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International Journal of Mathematics and Mathematical Sciences
VolumeΒ 2008Β (2008), Article IDΒ 362409, 6 pages
http://dx.doi.org/10.1155/2008/362409
Research Article

Some Estimates of Certain Subnormal and Hyponormal Derivations

Department of Mathematics, Florida A&M University, Tallahassee, FL 32307, USA

Received 23 October 2007; Accepted 9 January 2008

Academic Editor: NilsΒ Ackermann

Copyright Β© 2008 Vasile Lauric. This is an open access article distributed under the Creative Commons Attribution License, which permits unrestricted use, distribution, and reproduction in any medium, provided the original work is properly cited.

Abstract

We prove that if and are subnormal operators and is a bounded linear operator such that is a Hilbert-Schmidt operator, then is also a Hilbert-Schmidt operator and for belongs to a certain class of functions. Furthermore, we investigate the similar problem in the case that , are hyponormal operators and is such that belongs to a norm ideal , and we prove that and for being in a certain class of functions.

1. Introduction

Let be a separable, infinite dimensional, complex Hilbert space, and denote by the algebra of all bounded linear operators on and by the Hilbert-Schmidt class. For denotes the spectrum of and for a compact subset denotes the set of Lipschitz functions on Furthermore, denotes the algebra of rational functions with poles of and denotes the closure of in the supremum norm over

For operators the mapping is called a (generalized) derivation. If are normal (subnormal or co-subnormal, hyponormal or co-hyponormal) operators, then will be called a normal (subnormal, hyponormal) derivation, respectively.

Next, we recall some theorems that involve normal derivations, and then we extend some of these theorems to the case in which are subnormal operators and to the case in which are hyponormal operators.

In [1], a generalization of Fuglede-Putnam theorem for normal operators was proved. For further results concerning normal derivations, the reader can see [2, 3].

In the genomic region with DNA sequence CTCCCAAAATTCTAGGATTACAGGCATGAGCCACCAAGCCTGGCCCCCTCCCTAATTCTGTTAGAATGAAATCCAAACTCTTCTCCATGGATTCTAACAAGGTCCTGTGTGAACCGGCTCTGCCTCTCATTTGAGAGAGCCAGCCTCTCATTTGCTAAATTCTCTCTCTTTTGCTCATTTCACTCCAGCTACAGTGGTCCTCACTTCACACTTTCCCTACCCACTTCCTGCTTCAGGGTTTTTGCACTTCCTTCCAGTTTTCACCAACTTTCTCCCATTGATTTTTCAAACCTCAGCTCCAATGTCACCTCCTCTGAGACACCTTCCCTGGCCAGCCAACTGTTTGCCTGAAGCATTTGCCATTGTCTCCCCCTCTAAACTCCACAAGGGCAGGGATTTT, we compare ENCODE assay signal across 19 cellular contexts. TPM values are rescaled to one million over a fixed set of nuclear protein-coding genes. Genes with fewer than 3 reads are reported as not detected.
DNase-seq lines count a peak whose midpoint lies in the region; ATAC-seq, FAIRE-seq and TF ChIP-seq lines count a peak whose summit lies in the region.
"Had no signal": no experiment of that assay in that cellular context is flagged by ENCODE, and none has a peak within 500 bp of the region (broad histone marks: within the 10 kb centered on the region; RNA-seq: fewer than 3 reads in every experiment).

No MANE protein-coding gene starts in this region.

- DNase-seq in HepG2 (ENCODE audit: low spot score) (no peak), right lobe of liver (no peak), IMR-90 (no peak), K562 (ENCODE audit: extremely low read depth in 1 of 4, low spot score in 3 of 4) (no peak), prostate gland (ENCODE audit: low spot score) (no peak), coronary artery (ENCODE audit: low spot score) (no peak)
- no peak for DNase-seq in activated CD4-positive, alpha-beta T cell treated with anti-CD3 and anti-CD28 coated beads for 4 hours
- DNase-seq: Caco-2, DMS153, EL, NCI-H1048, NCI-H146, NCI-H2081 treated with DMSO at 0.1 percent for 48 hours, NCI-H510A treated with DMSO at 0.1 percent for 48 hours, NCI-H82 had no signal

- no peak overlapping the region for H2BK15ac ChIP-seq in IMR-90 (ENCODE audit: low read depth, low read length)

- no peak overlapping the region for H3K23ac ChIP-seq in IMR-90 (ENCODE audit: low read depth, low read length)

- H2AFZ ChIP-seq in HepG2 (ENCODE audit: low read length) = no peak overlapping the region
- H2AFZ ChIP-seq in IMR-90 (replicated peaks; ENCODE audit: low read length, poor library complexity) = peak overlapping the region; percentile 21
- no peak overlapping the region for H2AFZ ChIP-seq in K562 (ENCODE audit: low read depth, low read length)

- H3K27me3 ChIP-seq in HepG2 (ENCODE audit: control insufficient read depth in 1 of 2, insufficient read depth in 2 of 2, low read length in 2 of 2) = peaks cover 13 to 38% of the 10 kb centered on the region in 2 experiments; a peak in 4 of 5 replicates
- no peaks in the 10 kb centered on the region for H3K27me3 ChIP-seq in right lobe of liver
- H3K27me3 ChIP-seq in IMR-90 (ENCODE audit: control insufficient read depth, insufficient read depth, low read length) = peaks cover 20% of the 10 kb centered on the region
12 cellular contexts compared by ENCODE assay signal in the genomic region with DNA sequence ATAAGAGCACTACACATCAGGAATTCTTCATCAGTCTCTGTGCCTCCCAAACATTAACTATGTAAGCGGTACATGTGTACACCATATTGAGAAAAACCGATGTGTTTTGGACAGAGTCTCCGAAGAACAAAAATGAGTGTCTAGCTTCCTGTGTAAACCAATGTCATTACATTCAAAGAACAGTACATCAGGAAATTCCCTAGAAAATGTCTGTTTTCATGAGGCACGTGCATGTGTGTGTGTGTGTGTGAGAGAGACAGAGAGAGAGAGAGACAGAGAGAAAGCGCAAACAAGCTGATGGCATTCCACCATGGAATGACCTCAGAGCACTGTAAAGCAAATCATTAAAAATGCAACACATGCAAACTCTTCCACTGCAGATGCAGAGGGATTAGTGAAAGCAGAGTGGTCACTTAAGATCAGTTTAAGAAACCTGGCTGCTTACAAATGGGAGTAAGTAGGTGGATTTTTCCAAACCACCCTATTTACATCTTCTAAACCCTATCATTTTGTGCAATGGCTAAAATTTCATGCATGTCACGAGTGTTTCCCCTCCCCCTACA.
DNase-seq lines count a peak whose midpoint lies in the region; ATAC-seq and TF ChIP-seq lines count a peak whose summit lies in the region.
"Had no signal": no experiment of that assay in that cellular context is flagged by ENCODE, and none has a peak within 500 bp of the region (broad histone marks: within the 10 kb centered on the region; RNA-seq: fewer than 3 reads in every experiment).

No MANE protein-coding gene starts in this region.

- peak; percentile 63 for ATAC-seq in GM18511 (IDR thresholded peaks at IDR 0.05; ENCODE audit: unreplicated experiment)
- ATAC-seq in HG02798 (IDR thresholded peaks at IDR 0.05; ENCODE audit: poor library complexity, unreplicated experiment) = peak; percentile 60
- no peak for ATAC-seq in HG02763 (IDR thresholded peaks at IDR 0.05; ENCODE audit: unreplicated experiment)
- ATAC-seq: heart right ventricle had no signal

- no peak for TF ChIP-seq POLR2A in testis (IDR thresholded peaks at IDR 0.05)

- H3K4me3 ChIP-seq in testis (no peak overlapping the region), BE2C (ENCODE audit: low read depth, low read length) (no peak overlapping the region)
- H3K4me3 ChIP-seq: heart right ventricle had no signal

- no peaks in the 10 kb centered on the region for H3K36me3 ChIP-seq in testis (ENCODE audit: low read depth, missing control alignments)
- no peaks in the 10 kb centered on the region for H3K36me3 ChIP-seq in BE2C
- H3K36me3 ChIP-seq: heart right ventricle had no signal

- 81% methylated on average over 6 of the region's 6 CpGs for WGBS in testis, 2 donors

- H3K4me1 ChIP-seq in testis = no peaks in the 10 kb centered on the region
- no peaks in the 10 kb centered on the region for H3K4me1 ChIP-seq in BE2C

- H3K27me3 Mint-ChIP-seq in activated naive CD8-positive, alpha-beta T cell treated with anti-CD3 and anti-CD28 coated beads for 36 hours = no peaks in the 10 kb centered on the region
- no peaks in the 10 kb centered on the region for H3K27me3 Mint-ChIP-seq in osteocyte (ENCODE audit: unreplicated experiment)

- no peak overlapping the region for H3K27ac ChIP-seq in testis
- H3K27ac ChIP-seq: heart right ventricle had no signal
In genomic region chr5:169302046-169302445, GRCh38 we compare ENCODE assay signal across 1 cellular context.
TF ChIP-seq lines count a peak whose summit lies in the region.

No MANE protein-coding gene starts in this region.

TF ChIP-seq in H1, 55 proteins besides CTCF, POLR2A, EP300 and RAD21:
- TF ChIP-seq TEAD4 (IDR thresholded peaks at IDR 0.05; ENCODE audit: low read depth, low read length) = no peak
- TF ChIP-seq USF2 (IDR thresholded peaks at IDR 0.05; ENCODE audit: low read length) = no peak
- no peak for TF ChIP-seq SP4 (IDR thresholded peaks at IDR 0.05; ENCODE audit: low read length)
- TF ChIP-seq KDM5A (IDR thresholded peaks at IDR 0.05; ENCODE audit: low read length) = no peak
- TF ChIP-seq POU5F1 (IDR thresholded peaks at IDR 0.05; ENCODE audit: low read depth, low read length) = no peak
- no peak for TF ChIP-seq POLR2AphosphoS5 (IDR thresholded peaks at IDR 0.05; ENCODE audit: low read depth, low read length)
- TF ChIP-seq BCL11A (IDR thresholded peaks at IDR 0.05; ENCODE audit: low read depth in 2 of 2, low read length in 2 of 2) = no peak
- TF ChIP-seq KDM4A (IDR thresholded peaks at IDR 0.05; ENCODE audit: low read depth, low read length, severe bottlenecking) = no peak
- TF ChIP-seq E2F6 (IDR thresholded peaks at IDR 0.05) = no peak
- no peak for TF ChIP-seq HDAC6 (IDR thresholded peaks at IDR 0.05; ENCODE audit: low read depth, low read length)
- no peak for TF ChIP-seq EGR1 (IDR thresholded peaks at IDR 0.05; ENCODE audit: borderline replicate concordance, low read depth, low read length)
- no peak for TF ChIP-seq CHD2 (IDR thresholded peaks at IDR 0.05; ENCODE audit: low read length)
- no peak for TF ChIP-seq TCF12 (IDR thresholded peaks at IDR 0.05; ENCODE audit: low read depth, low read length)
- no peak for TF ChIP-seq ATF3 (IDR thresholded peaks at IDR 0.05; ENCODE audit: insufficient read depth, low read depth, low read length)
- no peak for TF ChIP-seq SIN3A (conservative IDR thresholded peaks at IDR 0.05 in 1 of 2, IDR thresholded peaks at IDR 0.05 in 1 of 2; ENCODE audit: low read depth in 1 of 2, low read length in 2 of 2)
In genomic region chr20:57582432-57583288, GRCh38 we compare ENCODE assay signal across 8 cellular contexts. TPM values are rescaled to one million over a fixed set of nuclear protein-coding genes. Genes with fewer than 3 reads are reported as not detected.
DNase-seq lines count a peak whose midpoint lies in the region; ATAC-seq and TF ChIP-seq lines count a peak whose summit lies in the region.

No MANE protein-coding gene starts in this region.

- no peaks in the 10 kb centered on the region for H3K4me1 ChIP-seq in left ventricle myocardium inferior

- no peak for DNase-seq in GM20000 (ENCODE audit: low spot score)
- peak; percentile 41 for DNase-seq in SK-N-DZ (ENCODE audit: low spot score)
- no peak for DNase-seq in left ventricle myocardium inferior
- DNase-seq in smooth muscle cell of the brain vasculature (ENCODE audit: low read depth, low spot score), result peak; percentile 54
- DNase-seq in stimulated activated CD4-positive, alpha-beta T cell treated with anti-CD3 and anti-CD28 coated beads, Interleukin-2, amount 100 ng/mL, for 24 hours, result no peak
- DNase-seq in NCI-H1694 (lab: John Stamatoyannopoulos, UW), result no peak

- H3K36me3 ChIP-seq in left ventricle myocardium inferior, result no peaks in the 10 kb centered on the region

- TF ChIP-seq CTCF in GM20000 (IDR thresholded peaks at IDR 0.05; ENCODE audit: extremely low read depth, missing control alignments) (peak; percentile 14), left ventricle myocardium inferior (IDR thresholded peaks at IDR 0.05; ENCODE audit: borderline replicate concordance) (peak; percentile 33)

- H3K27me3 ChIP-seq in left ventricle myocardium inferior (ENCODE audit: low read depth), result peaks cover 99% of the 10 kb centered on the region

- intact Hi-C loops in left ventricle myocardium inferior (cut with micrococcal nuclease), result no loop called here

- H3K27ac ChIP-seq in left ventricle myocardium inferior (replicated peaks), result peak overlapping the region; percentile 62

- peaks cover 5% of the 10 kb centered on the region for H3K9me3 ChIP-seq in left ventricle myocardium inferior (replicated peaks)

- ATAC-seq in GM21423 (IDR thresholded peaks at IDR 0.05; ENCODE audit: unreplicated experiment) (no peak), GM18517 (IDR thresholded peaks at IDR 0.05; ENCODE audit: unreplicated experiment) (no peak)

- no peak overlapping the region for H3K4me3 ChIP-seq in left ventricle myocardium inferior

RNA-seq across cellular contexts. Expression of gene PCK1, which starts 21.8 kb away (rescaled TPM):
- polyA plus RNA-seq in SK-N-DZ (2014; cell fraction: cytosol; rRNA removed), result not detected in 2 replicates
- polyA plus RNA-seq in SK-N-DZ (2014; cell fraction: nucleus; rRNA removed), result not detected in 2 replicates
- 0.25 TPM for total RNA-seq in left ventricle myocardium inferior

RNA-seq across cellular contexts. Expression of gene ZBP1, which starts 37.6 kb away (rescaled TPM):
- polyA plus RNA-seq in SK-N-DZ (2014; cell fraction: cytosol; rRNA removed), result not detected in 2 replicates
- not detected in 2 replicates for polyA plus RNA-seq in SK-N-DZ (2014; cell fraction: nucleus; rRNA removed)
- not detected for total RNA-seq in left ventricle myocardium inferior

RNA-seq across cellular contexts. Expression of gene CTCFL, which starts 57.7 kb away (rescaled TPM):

Theorem 1.1 (See [1]). If are normal operators and satisfies , then and

In [4], Furuta extended the above result to subnormal operators.

Theorem 1.2 (See [4]). If are subnormal operators and satisfies then and

In his paper [5], Kittaneh proved the following theorem using a famous result of Voiculescu [6] according to which every normal operator can be written as the sum of a diagonal operator and a Hilbert-Schmidt operator of an arbitrarily small Hilbert-Schmidt norm.

Theorem 1.3 (See [5]). Let be normal operators and such that and let Then is also a Hilbert-Schmidt operator andwhere is the Lipschitz constant of the function .

2. Subnormal Derivations

In this section, we investigate the validity of this inequality in the case that are subnormal operators, but with a drawback concerning the extent of the class of functions in which can run.

The following lemma is elementary and can be easily established making use of the minimal normal extension of a subnormal operator. Its proof is left for the reader.

Lemma 2.1. If are subnormal operators, then there exists a Hilbert space and normal operators that are extensions of respectively, and

For a subnormal operator and a function one can associate an operator as follows. Let such thatand let where be the minimal normal extension of Since we haveand in the operator norm of Therefore, converges in the operator norm of to an operator that will be denoted by It is obvious that this operator does not depend on the sequence In a similar way, for one can define when is a subnormal operator.